© 2019 by CODE LOTUS LLP US  All rights reserved.

IINFORMATION BOARD

DALLAS

1/4

Demographics of Dallas

                               White          Black        Native American        Asian          Hispanic

Total Population  56.6%         23.2%            0.4%                         2.5%          38.5%

FACTS ABOUT DALLAS
  1. Dallas is the third-largest city in Texas and the ninth-largest in the United States. As of 2009, the population of Dallas was about 1.3 million, according to the U.S. Census Bureau.
     

  2. Southwest of Downtown lies Oak Cliff, a hilly area that has undergone gentrification in recent years in neighborhoods such as the Bishop Arts District. Oak Cliff originated as a township founded in the mid-1800s and was annexed by the city of Dallas in 1903. Today, most of the area's northern residents are Hispanic. The ghost town of La Reunion once occupied the northern tip of Oak Cliff. South Oak Cliff was once a mixture of Black/African American, Hispanic, and Native American. Today, it is predominantly African American. 
     

  3. Paul Quinn College is a private, historically black college located in southeast Dallas. Originally located in Waco, Texas, it moved to Dallas in 1993 and is housed on the campus of the former Bishop College, another private, historically black college. 
     

  4. Dallas has a humid subtropical climate. Winters in Dallas are generally mild, with normal daytime highs ranging from 55 °F to 70 °F and normal nighttime lows falling in between 30 °F and 45 °F. A day with clear, sunny skies, a high of 63 °F, and a low of 36 °F would thus be a very typical one during the winter. Springtime weather can be quite volatile, but temperatures themselves are mild. The weather in Dallas is also generally pleasant from late September to early December and on many winter days, but unlike in the springtime, major storms rarely form in the area.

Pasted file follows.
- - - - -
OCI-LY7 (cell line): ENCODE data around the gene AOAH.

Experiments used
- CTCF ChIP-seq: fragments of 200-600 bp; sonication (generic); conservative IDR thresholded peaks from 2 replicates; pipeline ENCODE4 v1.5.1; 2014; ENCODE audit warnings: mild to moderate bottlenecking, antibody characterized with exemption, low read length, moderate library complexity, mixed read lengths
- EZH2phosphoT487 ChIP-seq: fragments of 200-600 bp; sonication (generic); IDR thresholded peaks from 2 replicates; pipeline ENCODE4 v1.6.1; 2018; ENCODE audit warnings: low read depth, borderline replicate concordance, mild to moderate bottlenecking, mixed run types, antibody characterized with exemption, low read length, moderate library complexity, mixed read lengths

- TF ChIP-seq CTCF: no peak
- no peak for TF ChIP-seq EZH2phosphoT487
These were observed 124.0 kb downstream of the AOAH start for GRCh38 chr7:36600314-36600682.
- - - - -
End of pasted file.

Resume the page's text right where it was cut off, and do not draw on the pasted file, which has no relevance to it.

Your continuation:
5. The most notable event held in Dallas is the State Fair of Texas, which has been held annually at Fair Park since 1886. 

Radio Stations

KNON 89.3 FM Dallas, TX Variety
KLIF 93.3 FM Haltom City, TX Top-40 
KBFB 97.9 FM Dallas, TX Hip Hop 
K273BJ (KGGR) 102.5 FM Dallas, TX Gospel Music 
KKDA 104.5 FM Dallas, TX Hip Hop 
KRLD 105.3 FM Dallas, TX Sports 
KKDA 730 AM Grand Prairie, TX Urban Contemporary 
KTCK 1310 AM Dallas, TX Sports 

 

A Touch of History

Dallas’ black history became realized in the post-Civil War era. After the war many blacks moved west to the DFW area looking for work in the train yards of Dallas, Fort Worth, and Denton. Many others built small rural agricultural communities outside these cities. As the area began to grow with industry more and more blacks came looking for opportunities. By the 1950s Blacks had been “redlined” into certain sections of the city, mainly South Dallas and Parts of Oak Cliff. But after forced desegregation during the civil rights era most whites abandoned Oak Cliff and it became home to a large portion of Black Dallas.

ENTERTAINMENT

  1. After Life -  Category: Nightclubs - REVIEW: "Afterlife is not only a great place to party, it is a community" -  1819 W Northwest Highway, Dallas, Texas (972) 869-3200
     

  2. Beamers -  Category: Nightclub -   2443 Walnut Hill Lane, Dallas, TX (214) 902-6490
     

  3. Brooklyn Jazz Cafe -  Category: Nightclub -   1701 S Lamar Street, Dallas, TX (214) 428-0025
     

  4. Club Cirque -  Category: Nightclub -   1930 Pacific Street, Dallas, TX (214) 953-0047
     

  5. Club Dada -  Category: Club/Music Venue -  Rock,Rap-Hip Hop   - 2720 Elm Street, Dallas, TX 75226 (214) 748-5105
     

  6. Club Flow -  Category: Nightclub -   10945 Composite Drive, Dallas, TX (214) 366-3569
     

  7. Club Hush -  Category: Nightclubs - Club Hush is a dance club that features cumbia, reggae, and hip-hop. -  2642 Main Street, Dallas, Texas (214) 742-3691
     

  8. Deep Ellum -  Category: Night Life - Dallas headquarters for live music, former hotbed of the blues and of African-American life and culture. -  Elm St. & Good Latimer, Dallas, Texas (214) 747-3337 
     

  9. Dick's Last Resort -  Category: Club/Music Venue -  Rock,Rap-Hip Hop   - 2211 North Lamar Street, Dallas, TX 75202 (214) 747-0001.
     

  10. Escapade 2009 -  Category: Club/Music Venue -  Rap/Hip Hop, Mexican   - 10707 Finnell Street, Dallas, TX 75220, (214) 654-0545
     

  11. Ghost Bar @ The W Hotel -  Category: Nightclub -   2440 Victory Park Lane, Dallas, TX (214) 720-9919
     

  12. Hibashi -  Category: Nightclubs - Audience:Classy & Suave -  13465 Inwood Rd #100, Dallas, Texas (214) 810-5483
     

  13. IQ After Hours (Club Iniquity) -  Category: Nightclubs - For The Mature & Classy Only! Spinning Hip Hop, R&B, Old School, & Reggae! -  10821 Composite Dr, Dallas, Texas (972) 323-1100